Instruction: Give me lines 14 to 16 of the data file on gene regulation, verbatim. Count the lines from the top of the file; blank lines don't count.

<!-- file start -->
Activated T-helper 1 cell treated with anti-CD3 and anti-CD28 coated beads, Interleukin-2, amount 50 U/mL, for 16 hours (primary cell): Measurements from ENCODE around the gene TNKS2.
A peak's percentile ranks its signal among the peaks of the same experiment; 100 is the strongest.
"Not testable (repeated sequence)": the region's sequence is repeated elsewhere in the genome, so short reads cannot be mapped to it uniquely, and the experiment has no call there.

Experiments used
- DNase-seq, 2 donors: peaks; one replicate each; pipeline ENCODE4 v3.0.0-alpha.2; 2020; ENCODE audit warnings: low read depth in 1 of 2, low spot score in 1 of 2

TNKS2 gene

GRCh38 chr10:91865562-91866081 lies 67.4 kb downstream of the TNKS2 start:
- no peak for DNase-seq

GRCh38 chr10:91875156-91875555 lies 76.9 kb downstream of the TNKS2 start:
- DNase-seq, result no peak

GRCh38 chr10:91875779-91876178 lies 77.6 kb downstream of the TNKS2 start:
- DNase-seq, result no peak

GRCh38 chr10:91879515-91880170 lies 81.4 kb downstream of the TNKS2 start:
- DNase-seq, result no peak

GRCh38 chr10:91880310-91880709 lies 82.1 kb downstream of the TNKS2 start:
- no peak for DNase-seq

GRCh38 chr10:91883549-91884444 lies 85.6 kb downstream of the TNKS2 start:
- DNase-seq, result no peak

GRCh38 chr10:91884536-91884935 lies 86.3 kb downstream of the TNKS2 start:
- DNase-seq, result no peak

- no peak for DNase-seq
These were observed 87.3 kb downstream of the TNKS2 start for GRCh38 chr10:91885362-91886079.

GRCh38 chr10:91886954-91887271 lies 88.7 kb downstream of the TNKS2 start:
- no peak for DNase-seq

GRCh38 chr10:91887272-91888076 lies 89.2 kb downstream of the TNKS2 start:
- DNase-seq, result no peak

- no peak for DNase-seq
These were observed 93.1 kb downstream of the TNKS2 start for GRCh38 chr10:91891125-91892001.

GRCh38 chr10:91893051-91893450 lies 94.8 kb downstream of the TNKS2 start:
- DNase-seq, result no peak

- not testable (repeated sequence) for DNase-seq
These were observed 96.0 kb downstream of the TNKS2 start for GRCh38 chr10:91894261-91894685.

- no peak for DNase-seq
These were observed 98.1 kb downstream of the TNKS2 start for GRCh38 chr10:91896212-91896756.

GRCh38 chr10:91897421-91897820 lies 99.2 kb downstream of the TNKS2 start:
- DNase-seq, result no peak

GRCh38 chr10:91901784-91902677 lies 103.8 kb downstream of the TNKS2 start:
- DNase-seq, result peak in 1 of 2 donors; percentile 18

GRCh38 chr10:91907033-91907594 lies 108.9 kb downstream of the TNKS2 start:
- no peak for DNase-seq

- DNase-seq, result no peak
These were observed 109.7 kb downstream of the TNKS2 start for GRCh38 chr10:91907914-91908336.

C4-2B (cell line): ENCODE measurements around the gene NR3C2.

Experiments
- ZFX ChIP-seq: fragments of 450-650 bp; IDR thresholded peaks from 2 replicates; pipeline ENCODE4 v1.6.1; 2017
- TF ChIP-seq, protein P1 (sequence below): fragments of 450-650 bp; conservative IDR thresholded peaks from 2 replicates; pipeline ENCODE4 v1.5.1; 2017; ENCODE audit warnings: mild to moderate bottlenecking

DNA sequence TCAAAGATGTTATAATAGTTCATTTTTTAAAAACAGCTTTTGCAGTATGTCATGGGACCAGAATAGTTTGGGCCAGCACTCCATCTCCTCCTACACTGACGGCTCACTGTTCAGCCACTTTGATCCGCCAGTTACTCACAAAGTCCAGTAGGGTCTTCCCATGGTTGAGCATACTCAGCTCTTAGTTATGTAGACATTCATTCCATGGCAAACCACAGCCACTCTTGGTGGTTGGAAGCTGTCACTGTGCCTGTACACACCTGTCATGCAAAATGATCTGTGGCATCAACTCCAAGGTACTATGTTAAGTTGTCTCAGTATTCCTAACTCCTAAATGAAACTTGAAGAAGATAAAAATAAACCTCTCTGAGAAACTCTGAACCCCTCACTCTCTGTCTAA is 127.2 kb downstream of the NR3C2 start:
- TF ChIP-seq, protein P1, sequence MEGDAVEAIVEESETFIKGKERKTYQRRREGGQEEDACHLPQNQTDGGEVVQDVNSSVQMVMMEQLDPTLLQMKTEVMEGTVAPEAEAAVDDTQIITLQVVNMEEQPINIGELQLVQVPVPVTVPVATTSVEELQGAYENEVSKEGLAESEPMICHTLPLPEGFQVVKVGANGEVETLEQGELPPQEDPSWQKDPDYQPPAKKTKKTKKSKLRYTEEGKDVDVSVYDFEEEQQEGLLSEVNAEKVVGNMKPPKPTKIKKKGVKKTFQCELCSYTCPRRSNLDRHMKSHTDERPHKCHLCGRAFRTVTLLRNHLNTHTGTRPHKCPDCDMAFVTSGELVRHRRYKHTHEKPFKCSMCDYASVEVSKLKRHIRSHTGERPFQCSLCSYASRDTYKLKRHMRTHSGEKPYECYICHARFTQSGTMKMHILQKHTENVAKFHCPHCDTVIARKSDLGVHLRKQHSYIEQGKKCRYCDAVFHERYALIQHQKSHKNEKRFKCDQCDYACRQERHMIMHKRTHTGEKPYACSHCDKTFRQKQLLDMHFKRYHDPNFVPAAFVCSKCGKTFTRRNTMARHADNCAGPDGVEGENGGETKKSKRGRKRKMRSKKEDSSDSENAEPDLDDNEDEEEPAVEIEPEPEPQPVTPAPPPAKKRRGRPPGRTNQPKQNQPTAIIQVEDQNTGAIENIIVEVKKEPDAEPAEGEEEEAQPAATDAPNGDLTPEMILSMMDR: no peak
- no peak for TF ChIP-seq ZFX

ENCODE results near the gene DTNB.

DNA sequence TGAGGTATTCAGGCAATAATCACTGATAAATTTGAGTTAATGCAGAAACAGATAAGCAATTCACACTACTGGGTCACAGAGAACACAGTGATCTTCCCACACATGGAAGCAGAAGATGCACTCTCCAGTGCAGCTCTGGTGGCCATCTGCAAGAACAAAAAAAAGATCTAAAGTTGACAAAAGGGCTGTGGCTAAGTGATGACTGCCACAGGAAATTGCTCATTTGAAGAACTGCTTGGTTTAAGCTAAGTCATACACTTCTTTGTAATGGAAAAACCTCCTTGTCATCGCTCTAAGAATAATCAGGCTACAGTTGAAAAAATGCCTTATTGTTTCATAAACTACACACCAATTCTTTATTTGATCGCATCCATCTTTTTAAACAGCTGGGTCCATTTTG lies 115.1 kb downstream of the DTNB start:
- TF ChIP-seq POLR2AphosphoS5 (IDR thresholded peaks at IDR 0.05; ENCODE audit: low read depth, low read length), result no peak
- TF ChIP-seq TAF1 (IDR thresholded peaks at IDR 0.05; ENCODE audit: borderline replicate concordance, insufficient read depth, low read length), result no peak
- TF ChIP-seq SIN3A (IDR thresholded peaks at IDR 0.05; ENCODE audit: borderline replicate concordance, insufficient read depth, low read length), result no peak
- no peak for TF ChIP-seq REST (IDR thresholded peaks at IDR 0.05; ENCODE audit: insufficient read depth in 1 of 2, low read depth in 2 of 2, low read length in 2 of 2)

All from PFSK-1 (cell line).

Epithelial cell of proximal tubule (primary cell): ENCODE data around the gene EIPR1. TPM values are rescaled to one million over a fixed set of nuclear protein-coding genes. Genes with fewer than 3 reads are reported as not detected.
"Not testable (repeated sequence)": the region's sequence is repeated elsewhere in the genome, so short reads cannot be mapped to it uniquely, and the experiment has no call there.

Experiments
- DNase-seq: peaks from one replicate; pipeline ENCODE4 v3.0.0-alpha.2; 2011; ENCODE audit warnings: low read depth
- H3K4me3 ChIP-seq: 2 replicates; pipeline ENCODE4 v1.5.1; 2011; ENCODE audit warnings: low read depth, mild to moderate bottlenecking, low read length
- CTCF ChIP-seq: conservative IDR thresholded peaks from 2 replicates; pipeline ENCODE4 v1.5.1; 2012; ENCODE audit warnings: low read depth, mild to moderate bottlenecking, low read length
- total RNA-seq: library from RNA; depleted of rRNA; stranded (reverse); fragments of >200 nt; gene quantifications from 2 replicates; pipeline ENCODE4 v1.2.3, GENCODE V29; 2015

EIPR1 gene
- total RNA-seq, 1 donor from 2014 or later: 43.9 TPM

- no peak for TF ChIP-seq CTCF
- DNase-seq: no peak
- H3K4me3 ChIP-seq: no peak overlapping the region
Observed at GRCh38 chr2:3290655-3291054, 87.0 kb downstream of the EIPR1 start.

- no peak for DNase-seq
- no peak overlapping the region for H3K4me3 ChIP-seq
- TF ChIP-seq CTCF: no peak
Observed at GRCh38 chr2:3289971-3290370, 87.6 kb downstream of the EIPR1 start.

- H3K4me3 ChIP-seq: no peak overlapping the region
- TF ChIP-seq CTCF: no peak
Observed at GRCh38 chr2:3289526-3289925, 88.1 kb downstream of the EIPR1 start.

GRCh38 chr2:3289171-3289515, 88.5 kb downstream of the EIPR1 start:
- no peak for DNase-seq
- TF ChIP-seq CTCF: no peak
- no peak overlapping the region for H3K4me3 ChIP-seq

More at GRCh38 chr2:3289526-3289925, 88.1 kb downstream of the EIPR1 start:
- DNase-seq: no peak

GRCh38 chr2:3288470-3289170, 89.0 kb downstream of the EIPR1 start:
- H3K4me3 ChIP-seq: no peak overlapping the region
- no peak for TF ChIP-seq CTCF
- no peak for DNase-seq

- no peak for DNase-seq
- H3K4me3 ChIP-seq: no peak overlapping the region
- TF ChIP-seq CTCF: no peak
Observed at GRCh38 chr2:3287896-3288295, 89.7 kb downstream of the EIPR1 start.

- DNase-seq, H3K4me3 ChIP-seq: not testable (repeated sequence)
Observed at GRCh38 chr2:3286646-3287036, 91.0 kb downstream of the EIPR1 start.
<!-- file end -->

- DNase-seq, result no peak

GRCh38 chr10:91880310-91880709 lies 82.1 kb downstream of the TNKS2 start:
- no peak for DNase-seq